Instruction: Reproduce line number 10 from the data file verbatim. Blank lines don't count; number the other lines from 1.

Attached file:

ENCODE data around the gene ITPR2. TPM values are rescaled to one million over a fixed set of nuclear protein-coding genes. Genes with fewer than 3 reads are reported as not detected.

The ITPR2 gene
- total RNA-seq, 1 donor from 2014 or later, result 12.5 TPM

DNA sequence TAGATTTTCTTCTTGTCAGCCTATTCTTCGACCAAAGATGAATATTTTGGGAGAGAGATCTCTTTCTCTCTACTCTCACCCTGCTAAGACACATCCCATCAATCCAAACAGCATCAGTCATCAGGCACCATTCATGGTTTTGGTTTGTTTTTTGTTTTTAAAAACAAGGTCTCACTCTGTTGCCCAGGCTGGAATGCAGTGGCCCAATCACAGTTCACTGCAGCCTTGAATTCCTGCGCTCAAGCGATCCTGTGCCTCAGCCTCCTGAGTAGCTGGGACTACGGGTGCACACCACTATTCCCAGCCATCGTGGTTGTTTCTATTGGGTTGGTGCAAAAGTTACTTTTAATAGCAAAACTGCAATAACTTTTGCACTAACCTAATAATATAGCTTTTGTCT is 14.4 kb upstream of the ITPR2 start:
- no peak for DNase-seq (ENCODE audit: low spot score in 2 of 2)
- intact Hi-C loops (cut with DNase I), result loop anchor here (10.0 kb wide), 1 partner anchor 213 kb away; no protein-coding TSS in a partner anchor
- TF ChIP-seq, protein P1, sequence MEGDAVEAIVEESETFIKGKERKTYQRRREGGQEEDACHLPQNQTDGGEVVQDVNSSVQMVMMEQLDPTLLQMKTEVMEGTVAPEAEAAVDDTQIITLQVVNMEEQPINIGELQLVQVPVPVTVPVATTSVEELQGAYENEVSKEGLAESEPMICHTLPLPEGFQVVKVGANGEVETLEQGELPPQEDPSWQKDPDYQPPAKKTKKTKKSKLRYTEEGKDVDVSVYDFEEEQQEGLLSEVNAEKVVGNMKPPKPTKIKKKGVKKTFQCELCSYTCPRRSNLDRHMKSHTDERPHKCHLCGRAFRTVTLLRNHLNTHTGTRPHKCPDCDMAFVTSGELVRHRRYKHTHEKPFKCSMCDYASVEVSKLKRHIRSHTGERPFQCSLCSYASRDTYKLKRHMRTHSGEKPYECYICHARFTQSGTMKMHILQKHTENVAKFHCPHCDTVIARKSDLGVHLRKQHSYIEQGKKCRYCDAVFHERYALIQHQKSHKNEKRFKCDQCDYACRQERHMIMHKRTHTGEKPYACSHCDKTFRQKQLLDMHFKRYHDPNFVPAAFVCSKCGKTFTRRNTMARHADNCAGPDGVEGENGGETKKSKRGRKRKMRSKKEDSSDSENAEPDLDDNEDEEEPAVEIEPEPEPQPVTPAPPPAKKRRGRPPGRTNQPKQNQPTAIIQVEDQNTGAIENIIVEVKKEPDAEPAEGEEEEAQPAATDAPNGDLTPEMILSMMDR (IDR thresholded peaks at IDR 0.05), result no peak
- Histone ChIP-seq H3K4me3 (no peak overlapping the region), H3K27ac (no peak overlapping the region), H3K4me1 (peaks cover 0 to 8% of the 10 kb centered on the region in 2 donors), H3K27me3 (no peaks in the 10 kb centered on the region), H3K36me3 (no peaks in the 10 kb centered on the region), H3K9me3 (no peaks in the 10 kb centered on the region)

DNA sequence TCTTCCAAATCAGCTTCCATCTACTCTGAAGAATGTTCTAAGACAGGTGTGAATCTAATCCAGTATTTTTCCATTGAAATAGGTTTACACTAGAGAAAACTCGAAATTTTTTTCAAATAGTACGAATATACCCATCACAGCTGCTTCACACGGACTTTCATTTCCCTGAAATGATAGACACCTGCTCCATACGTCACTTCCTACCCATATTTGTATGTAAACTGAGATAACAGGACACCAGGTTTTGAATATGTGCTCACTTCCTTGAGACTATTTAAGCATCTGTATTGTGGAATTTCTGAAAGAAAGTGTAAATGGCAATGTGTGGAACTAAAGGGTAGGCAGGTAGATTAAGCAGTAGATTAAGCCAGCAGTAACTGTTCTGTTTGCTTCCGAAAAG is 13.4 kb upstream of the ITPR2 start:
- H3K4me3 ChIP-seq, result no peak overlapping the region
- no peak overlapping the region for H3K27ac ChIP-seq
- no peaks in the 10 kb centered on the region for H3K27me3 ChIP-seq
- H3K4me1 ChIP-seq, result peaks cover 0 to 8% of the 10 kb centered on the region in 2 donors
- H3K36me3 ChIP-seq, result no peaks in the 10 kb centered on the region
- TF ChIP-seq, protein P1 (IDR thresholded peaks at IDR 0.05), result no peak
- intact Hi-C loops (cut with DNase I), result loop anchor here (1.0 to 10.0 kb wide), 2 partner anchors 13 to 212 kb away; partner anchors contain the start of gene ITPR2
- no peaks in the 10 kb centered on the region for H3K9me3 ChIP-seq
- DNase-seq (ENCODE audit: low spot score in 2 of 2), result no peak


- H3K4me3 ChIP-seq, result no peak overlapping the region